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After much thinking about the problems, the only way that I could think of was to get rid of some of the wire to allow it to be tucked inside the passenger side kick panel. Cutting down the ignition and other wires was not a problem but the RCA leads for the speakers were a bit more daunting being a central wire surrounded by a conductive sheath. I got some new connectors and tried to solder those but after I messed up two (and got some rather painful burns on my fingers!) I decided that it would be easier to cut and splice the original wires and connectors.

That proved much easier (for my skill level at least) and after the necessary modifications were complete I reinstalled everything. This time I manged to tuck the wires inside the kick panel and close that up properly. The head unit was still a pain to fit into the dash but I managed and put the newly modified panel on.

The panel still doesn’t fit right – not a problem of my modifications, it’s obviously just not a great quality piece – but I got it on. To my dismay I realized that the head unit was set too far into the dash and I would need to remove it and adjust the mounting ears (again). I’m not quite sure how to avoid this except by trial and error – which is a long job with the unit being so hard to remove and install.

That said, it looked reasonably okay and I left it as we had a trip to Niagara for my wife’s birthday coming up. The results turned out to be rather mixed.

My initial impressions were good. The unit functioned well and I had plenty of sound from the system, it sounded good to my (unprofessional) ears and I had plenty of volume for my tastes. The car antenna was up all the time – a little annoying but always the case with the C4 system and I’d already ordered a switch to bypass it.

The first night away we arrived at our hotel and the antenna stayed up when I turned the car off! There wasn’t much I could do on the road and we carried on though I was a bit worried that the power might still be connected and flatten the battery.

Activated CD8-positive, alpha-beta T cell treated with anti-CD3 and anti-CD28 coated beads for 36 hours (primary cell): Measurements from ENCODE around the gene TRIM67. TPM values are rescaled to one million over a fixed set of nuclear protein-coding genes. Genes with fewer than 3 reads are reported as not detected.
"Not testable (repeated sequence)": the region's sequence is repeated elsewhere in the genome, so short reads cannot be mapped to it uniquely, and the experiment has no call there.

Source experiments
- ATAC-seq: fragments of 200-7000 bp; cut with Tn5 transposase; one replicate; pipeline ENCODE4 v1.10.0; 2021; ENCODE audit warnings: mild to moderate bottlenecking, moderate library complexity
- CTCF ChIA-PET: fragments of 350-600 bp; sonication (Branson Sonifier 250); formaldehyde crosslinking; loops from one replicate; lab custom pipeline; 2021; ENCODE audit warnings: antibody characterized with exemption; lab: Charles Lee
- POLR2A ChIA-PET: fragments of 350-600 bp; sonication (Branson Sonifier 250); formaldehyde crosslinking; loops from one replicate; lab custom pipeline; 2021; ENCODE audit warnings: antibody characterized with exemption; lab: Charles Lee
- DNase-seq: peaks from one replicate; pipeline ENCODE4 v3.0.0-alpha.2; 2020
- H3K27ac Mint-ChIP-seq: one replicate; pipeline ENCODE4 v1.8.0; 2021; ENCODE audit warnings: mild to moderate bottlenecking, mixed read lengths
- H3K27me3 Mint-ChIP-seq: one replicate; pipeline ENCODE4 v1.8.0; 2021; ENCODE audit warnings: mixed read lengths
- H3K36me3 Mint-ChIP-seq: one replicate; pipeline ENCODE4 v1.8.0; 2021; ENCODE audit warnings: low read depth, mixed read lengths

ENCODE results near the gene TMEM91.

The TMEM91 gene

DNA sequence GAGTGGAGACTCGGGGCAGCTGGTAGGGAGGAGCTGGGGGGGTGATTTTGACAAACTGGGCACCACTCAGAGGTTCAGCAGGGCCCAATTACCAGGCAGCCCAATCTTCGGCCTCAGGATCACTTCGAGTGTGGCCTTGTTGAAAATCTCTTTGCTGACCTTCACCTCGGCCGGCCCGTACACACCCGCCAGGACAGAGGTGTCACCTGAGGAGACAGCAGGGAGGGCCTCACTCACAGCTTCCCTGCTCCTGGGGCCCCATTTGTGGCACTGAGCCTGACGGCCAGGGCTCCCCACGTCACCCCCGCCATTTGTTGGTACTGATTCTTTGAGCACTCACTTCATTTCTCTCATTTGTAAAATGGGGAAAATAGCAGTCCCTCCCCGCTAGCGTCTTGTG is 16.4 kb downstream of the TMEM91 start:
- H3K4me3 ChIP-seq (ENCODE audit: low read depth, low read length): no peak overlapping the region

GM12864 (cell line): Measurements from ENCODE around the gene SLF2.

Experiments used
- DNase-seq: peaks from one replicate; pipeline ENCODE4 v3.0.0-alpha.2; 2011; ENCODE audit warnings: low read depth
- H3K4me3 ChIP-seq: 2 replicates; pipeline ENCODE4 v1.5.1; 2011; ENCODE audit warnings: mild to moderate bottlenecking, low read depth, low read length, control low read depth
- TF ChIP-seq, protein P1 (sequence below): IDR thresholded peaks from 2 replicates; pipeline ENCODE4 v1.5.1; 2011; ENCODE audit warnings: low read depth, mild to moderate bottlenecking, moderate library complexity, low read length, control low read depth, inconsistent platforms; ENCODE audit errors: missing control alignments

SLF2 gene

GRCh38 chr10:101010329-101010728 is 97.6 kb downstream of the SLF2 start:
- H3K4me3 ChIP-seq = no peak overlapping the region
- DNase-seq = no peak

It stayed like that the next day and then the third morning we came out to find the antenna down!?! I switched the head on and the antenna dutifully came up and seemed to be working okay, which was puzzling. The following day on our way back my wife muted the unit and when she tried to bring the sound back it was silent – checking my mirrors I noticed the antenna was now down and the speakers are not powered when that’s the case.Obviously some kind of gremlins there – I suspect my soldered connections aren’t as good as I thought…

The antenna issues are annoying (especially as I don’t even listen to the radio!) but more of a problem was the speaker “pop” I was getting.

I’d read about this online and hoped it wouldn’t be a problem but it really is a real pain. The speakers pop when you start up, close down, change function etc. but the main problem is when trying to just use the Nav software on it’s own. Every time it tries to give you a direction it triggers the pop and you miss half the message. I got around this by leaving the music on quietly but obviously it’s a real problem. From what I’ve read, the only way around this is to replace the entire set-up – something I was trying to avoid.

My thoughts at this point are to get another harness and get it shortened professionally (hint to Metra – Vette owners will happily pay you double for a harness that just fits correctly!) and install the bypass switch, this should take care of the antenna issues. As for the popping, I’m really not sure at the moment.

Previous posts in this series

Part 1 | Part 2 | Part 3 | Part 4 | Part 5

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